Collaborating on Design PatternsBy Bob Rhubart
It takes an architect community to raise a collection of SOA design patterns.
To describe Thomas Erl’s recent book, SOA Design Patterns (Prentice Hall Professional, 2009), as a community effort is something of an understatement—like describing Tiger Woods as “a golfer.” The book, along with its companion Web site, SOA Patterns (www.soapatterns.org), is the hub of a collaborative effort, the spokes of which extend into global communities, including the architect community on Oracle Technology Network (OTN).
The culmination of three years’ work, SOA Design Patterns features 85 SOA patterns, reflecting the contributions of 35 pattern authors and a small army of pattern reviewers, collectively representing more than 20 companies and government agencies. The list of people involved in the process reads like a Who’s Who in SOA. It includes some very familiar names representing some very familiar organizations, including Oracle.
Although Erl describes the overall process of organizing the various contributors and reviewers as “altogether crazy,” the decision to include members of the Oracle community was natural, he says, “because of how important Oracle has been to the SOA community.”
Hashing a Grid Pattern
More than a dozen members of the global Oracle community participated in the project, including Oracle Vice President and Chief SOA Technologist David Chappell and Senior Principal Product Manager and SOA Architect Clemens Utschig-Utschig.
Grid computing was Chappell’s point of entry into the SOA Design Patterns project. “It made perfect sense to reach out to David because of his expertise and his presence in that particular field,” Erl says.
Chappell had written two articles on grid-enabled SOA for Erl’s SOA Magazine (www.soamag.com), and according to Erl, those articles were among the magazine’s most popular.
“What especially intrigued me about those articles was how they addressed grid computing within the modern SOA space,” says Erl. He was particularly impressed with how Chappell’s articles illustrated grid computing as an extension of SOA that goes beyond message-oriented middleware to address the critical scalability issues that can affect enterprise-level service-oriented solutions.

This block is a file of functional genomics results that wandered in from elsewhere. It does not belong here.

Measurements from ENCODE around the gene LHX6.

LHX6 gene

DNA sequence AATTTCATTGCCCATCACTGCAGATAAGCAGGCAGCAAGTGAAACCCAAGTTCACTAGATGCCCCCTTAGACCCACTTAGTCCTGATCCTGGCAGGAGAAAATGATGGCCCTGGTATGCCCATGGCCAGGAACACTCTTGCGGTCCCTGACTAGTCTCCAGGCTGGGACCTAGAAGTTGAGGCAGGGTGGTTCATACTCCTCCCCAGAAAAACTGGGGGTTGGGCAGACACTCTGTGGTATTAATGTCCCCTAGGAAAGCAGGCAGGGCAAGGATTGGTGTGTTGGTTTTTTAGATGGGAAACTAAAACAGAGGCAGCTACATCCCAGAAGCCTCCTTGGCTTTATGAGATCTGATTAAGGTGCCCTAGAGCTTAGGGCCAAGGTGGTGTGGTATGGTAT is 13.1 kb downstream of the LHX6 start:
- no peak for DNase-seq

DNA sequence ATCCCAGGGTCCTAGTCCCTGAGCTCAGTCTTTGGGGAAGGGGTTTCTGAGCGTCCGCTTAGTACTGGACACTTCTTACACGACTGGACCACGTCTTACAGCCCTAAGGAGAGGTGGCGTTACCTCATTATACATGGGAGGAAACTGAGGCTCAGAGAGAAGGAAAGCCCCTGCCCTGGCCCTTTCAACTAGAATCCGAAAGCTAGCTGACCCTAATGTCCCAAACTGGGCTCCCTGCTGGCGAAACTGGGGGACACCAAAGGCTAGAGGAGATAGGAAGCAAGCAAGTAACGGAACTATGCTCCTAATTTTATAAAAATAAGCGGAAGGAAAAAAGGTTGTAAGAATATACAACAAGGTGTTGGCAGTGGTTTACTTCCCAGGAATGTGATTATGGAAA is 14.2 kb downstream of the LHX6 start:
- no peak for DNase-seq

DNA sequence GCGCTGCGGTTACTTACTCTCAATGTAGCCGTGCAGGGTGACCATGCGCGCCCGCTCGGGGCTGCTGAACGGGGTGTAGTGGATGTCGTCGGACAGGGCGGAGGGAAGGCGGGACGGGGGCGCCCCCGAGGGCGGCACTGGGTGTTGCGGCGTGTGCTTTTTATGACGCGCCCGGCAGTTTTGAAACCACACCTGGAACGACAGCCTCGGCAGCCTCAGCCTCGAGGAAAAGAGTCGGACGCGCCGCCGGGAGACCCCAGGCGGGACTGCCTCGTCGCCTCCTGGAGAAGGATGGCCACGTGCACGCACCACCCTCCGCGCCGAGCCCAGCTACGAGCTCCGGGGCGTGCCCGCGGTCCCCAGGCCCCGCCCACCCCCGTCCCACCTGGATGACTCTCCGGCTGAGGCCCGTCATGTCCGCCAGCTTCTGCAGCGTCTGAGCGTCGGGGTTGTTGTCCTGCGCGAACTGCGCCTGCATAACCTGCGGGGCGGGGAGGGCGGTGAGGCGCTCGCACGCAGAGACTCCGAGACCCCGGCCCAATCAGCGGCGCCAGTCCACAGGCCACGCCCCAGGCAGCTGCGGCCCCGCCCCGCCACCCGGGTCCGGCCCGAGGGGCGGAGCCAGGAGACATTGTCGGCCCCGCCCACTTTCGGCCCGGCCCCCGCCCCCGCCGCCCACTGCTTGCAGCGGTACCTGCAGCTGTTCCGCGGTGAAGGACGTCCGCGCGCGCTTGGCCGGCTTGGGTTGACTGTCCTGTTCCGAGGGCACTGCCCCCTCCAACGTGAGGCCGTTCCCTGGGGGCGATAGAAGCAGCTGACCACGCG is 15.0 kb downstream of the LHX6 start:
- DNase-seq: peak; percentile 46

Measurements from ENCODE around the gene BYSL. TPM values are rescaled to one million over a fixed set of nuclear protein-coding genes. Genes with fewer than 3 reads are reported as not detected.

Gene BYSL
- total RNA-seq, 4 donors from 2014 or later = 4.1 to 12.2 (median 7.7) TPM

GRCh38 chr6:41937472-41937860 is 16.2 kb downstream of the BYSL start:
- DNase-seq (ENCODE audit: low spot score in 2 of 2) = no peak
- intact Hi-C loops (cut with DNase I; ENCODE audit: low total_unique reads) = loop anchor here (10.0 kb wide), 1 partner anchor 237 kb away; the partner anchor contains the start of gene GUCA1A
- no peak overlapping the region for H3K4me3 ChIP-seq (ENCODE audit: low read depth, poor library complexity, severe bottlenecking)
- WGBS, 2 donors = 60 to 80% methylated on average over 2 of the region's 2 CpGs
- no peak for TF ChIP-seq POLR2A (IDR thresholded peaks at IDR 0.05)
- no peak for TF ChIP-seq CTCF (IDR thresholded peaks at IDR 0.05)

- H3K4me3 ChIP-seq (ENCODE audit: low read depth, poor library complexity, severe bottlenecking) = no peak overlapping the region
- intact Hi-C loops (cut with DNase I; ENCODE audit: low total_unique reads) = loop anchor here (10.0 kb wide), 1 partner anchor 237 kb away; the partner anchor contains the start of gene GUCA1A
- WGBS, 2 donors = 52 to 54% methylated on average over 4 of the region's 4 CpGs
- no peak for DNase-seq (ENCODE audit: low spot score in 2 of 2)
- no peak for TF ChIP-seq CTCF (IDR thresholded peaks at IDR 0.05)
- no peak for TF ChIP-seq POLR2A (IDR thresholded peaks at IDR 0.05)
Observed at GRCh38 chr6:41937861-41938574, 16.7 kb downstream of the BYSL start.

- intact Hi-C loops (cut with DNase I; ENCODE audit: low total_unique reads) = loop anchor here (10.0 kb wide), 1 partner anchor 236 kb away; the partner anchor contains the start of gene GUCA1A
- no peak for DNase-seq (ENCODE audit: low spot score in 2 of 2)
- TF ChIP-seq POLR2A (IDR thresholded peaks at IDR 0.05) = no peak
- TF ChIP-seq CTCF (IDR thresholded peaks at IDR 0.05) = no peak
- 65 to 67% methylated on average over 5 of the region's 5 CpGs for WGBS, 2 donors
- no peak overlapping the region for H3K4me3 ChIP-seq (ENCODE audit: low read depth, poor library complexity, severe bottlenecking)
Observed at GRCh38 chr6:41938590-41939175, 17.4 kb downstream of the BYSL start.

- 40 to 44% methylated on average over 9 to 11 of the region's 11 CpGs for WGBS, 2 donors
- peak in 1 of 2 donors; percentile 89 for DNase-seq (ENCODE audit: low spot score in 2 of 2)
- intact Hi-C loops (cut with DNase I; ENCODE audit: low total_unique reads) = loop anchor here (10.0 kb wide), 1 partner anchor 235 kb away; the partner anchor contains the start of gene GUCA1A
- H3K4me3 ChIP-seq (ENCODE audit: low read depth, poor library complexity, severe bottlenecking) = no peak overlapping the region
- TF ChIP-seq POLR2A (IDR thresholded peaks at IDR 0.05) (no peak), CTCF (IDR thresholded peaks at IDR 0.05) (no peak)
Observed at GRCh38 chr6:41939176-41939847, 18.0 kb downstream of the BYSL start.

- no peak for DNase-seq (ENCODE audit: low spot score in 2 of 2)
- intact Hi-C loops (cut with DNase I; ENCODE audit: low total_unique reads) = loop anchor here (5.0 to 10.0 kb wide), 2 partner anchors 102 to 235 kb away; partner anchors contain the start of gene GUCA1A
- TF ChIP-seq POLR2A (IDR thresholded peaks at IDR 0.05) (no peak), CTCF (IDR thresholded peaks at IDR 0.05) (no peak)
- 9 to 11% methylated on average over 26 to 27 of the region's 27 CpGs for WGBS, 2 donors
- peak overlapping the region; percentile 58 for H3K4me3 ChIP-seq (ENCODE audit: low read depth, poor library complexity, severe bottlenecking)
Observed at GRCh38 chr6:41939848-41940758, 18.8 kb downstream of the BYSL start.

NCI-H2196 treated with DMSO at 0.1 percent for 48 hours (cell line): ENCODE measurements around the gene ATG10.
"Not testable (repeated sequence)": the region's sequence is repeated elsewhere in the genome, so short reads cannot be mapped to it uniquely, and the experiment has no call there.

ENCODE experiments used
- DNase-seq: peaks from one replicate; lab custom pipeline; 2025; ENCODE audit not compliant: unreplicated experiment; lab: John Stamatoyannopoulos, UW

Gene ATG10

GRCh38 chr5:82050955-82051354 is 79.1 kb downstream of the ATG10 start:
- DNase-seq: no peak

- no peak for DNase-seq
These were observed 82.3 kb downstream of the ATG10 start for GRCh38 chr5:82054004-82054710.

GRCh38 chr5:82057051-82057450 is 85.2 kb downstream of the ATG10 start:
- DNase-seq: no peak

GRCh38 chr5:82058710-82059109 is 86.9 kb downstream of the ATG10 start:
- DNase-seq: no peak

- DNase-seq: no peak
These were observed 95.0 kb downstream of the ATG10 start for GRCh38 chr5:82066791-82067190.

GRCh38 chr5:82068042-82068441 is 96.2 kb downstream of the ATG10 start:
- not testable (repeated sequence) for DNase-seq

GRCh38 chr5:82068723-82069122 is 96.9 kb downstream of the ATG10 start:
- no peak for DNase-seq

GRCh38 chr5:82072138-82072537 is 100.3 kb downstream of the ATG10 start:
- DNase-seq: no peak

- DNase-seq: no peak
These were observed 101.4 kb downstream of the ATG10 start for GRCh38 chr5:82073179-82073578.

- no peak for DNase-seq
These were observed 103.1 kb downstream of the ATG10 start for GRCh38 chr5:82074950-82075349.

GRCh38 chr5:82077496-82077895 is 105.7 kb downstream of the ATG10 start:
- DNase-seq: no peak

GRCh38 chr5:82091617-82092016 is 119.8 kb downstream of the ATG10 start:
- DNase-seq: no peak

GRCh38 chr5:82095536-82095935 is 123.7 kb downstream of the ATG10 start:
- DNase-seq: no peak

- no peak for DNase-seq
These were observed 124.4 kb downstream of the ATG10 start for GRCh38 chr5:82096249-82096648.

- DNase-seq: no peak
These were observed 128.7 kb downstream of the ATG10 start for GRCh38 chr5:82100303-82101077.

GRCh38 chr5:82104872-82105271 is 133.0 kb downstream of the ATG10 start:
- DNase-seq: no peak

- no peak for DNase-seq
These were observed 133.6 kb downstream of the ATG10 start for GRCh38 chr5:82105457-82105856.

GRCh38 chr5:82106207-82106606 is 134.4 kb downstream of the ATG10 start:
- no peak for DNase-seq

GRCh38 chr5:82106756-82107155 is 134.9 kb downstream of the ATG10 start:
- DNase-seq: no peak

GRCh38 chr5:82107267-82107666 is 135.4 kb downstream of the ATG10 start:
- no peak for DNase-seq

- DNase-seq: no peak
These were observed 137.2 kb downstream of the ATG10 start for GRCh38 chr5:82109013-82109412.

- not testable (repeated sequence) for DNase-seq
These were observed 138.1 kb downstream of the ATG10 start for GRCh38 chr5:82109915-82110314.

“That definitely was one of the factors that led to this collaboration,” says Erl.
Chappell’s Service Grid pattern is included in the book. Three other Chappell patterns—In-Memory Fault-Tolerant Collection, In-Memory Fault-Tolerant Stateful Services, and Load-Balanced Stateful Services—are in the candidate phase. Candidate patterns are published at www.soapatterns.org, where they are subject to an exhaustive community review and validation process before being classified as ready for prime time and added to the site’s master catalog.
Mortaring a Design Foundation
Among the 85 patterns included in the original master catalog that forms the basis of the book are three patterns contributed by the Masons of SOA, an international group of architects that Clemens Utschig-Utschig helped form in 2006.
In keeping with the group’s objective to spread knowledge, foster discussion, and support SOA programs across companies, the Masons of SOA were eager to participate in the SOA design project.
“Getting into this book was something that we wanted,” Utschig-Utschig says. “When it finally worked out, it was an exciting process.”
The group contributed the Compensating Service Transaction, UI Mediator, and Canonical Schema Bus patterns, the last in collaboration with Erl.
Utschig-Utschig and Erl had collaborated on previous books, and more collaboration is on the horizon. Utschig-Utschig and the other Masons of SOA have contributed content to Erl’s upcoming book, Next Generation SOA: A Real-World Guide to Modern Service-Oriented Computing . Utschig-Utschig and Chappell, both ever busy, have also discussed working together on Service Result Cache, another SOA Patterns candidate.
So while Erl’s SOA Design Patterns is already on the shelves, the party is far from over for members of the Oracle architect community, as their contributions to SOA Patterns and other Erl projects continue to extend into the global SOA community.
Bob Rhubart (firstname.lastname@example.org) is manager of the OTN architect community, the host of the OTN Arch2Arch podcast series, and the author of the ArchBeat blog (blogs.oracle.com/archbeat).